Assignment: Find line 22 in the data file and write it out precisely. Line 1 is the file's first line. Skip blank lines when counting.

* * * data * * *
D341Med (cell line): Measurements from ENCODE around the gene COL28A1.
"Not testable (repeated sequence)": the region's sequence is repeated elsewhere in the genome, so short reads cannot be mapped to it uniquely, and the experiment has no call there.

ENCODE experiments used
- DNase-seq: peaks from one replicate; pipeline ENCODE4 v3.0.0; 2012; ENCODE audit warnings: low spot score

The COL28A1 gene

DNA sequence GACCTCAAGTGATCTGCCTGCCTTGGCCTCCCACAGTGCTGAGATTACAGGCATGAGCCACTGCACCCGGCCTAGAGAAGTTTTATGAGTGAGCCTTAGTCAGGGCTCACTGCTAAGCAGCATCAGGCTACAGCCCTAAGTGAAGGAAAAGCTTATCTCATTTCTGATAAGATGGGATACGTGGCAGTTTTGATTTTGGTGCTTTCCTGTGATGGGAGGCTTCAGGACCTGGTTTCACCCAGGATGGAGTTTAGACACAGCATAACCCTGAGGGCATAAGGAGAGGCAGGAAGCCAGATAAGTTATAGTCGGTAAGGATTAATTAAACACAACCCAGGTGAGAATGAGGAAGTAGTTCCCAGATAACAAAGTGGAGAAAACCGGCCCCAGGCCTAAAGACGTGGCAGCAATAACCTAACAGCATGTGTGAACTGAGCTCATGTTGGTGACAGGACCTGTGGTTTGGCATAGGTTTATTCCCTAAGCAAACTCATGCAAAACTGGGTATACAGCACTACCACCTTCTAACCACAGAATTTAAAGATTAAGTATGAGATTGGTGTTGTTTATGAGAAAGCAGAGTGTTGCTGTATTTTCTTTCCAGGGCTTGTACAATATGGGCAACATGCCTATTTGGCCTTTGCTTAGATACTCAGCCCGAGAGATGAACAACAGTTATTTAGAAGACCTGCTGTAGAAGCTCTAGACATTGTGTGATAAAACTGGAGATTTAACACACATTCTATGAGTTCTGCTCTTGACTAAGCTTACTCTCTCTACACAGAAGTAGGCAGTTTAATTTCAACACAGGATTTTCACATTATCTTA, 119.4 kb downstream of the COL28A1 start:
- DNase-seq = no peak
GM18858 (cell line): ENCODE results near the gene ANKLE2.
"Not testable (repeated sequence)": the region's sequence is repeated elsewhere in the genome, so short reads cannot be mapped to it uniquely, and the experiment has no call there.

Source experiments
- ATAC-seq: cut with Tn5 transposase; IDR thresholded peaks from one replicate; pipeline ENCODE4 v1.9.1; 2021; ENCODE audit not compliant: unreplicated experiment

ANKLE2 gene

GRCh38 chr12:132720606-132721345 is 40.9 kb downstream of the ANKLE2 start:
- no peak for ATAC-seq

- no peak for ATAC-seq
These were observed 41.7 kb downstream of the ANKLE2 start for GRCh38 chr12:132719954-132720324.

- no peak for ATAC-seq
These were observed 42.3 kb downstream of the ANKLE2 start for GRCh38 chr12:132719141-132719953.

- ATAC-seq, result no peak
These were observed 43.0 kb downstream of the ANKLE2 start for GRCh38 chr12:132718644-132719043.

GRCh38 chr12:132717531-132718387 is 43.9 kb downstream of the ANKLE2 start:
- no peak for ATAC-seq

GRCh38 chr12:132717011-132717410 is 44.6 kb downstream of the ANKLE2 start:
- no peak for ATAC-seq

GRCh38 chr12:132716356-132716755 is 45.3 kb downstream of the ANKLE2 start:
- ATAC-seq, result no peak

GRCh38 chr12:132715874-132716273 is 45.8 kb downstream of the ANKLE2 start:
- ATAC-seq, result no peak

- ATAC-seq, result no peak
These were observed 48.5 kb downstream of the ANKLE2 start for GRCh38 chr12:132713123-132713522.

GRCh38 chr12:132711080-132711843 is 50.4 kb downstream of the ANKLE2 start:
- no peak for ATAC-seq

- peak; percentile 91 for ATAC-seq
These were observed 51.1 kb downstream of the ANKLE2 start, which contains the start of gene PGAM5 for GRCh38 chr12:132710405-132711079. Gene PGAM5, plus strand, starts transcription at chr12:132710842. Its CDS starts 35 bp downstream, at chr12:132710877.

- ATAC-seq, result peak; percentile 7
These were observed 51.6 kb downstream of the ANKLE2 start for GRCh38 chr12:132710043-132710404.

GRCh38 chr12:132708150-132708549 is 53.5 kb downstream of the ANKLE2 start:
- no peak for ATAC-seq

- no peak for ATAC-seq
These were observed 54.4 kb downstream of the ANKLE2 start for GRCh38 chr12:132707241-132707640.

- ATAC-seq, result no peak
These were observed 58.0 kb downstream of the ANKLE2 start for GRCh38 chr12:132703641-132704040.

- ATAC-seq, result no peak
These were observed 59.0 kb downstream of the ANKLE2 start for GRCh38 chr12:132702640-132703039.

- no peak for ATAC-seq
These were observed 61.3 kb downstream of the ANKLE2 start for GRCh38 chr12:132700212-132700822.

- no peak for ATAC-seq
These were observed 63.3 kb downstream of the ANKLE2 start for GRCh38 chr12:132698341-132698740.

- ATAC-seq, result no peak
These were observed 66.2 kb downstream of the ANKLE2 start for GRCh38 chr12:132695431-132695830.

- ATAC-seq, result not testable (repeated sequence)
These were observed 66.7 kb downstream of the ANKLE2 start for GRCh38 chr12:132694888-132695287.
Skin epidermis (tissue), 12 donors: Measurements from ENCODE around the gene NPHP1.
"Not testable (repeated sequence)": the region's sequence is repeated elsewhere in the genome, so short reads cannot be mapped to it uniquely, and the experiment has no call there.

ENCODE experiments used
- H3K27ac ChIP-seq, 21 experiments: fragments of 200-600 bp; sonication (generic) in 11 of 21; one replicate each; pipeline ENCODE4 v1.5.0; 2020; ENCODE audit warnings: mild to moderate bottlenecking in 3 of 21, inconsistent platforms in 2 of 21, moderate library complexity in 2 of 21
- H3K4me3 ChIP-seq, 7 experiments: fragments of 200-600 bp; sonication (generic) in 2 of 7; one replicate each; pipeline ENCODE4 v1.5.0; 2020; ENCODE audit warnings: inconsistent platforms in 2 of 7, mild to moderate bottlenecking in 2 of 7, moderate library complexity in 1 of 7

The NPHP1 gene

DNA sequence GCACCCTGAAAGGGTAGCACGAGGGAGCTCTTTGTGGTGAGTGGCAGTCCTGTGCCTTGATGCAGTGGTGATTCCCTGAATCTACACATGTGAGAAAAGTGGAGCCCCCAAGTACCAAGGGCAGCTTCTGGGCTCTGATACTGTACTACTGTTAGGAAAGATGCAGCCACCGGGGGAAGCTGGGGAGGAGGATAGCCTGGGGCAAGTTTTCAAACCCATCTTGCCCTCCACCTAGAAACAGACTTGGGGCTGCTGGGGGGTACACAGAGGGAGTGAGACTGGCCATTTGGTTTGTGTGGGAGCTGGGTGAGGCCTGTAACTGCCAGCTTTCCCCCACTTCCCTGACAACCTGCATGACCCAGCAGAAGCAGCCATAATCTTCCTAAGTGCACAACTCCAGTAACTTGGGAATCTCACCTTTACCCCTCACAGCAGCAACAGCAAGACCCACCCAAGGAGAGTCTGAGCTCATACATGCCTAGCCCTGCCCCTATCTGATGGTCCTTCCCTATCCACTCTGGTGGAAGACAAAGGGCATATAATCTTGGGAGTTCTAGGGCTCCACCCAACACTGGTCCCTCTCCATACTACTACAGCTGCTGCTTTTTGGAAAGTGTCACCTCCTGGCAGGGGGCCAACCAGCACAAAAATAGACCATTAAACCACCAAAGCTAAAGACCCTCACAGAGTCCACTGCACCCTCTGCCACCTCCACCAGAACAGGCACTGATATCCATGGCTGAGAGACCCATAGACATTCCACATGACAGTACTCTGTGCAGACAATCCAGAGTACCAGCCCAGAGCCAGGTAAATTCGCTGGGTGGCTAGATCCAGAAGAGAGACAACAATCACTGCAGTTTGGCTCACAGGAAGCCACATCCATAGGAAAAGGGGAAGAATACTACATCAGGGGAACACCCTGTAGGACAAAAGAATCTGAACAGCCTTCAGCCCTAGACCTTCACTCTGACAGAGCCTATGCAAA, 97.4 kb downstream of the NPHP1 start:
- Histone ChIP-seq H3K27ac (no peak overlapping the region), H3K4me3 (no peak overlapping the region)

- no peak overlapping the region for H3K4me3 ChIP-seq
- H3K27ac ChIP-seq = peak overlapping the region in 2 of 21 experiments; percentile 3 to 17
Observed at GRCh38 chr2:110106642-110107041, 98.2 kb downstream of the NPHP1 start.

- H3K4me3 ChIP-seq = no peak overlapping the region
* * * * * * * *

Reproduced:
- no peak for ATAC-seq